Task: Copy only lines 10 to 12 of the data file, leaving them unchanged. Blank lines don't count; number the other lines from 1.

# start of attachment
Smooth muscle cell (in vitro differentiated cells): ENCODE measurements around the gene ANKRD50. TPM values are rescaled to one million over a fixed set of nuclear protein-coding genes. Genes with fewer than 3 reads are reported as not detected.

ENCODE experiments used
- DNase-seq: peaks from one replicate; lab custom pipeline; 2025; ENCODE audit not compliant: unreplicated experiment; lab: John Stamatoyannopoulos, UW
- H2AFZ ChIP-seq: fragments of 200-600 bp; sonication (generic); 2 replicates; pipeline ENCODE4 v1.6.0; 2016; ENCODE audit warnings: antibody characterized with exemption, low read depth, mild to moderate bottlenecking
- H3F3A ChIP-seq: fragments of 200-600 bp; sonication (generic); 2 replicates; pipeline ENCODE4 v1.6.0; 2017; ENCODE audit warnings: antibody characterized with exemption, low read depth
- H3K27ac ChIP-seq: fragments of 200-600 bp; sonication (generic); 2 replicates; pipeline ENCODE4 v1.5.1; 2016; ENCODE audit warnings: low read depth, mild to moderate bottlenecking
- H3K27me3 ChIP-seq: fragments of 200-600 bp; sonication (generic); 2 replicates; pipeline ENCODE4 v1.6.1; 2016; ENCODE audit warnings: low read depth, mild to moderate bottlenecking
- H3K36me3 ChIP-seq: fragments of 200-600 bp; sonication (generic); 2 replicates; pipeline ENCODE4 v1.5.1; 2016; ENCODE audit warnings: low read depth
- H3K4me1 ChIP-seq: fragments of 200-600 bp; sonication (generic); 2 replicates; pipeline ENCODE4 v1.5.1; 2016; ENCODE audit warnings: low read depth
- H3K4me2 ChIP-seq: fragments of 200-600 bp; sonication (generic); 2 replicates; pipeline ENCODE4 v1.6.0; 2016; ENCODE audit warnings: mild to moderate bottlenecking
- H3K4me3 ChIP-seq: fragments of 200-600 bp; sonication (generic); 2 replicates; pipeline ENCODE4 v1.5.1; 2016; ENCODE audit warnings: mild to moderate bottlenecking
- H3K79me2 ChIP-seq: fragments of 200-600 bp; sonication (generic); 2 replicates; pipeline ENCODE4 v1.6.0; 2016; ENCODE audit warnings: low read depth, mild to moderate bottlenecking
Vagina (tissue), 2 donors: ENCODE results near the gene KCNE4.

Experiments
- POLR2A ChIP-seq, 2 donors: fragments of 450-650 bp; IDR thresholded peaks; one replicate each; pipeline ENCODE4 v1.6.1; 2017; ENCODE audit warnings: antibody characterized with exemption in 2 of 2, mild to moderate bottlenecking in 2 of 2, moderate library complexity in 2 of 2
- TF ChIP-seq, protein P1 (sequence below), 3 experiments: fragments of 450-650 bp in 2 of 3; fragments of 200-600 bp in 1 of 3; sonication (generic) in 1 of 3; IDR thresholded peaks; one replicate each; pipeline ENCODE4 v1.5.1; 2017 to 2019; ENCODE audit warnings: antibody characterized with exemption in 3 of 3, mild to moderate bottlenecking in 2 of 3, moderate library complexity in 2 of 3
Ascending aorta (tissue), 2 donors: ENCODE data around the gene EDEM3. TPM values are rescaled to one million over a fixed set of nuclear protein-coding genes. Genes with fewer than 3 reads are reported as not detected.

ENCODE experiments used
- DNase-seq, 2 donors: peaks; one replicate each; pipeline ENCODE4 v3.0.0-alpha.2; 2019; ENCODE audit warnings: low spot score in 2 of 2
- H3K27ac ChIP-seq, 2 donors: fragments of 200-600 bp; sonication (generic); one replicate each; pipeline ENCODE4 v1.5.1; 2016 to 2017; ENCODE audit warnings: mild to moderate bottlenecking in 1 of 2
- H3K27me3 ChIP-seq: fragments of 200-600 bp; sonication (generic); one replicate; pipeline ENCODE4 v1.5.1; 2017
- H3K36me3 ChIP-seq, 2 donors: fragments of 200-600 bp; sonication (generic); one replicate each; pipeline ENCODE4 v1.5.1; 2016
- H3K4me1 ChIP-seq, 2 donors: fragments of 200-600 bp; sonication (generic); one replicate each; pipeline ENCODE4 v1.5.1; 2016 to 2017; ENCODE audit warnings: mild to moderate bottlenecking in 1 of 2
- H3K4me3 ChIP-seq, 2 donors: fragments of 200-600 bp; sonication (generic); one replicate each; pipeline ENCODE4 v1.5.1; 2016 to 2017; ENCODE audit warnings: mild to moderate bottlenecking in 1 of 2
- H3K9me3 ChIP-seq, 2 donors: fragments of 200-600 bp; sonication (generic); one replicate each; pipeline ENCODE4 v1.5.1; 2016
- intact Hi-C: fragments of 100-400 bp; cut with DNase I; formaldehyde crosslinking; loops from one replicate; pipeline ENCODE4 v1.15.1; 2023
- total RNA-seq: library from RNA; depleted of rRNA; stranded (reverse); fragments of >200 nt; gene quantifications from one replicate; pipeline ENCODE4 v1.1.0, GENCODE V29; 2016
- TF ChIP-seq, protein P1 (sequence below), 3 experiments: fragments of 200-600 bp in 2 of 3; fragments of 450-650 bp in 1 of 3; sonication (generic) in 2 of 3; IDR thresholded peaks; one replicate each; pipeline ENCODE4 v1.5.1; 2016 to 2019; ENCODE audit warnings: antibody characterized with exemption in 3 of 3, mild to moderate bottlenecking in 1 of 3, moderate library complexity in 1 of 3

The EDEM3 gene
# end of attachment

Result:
- H3K4me2 ChIP-seq: fragments of 200-600 bp; sonication (generic); 2 replicates; pipeline ENCODE4 v1.6.0; 2016; ENCODE audit warnings: mild to moderate bottlenecking
- H3K4me3 ChIP-seq: fragments of 200-600 bp; sonication (generic); 2 replicates; pipeline ENCODE4 v1.5.1; 2016; ENCODE audit warnings: mild to moderate bottlenecking
- H3K79me2 ChIP-seq: fragments of 200-600 bp; sonication (generic); 2 replicates; pipeline ENCODE4 v1.6.0; 2016; ENCODE audit warnings: low read depth, mild to moderate bottlenecking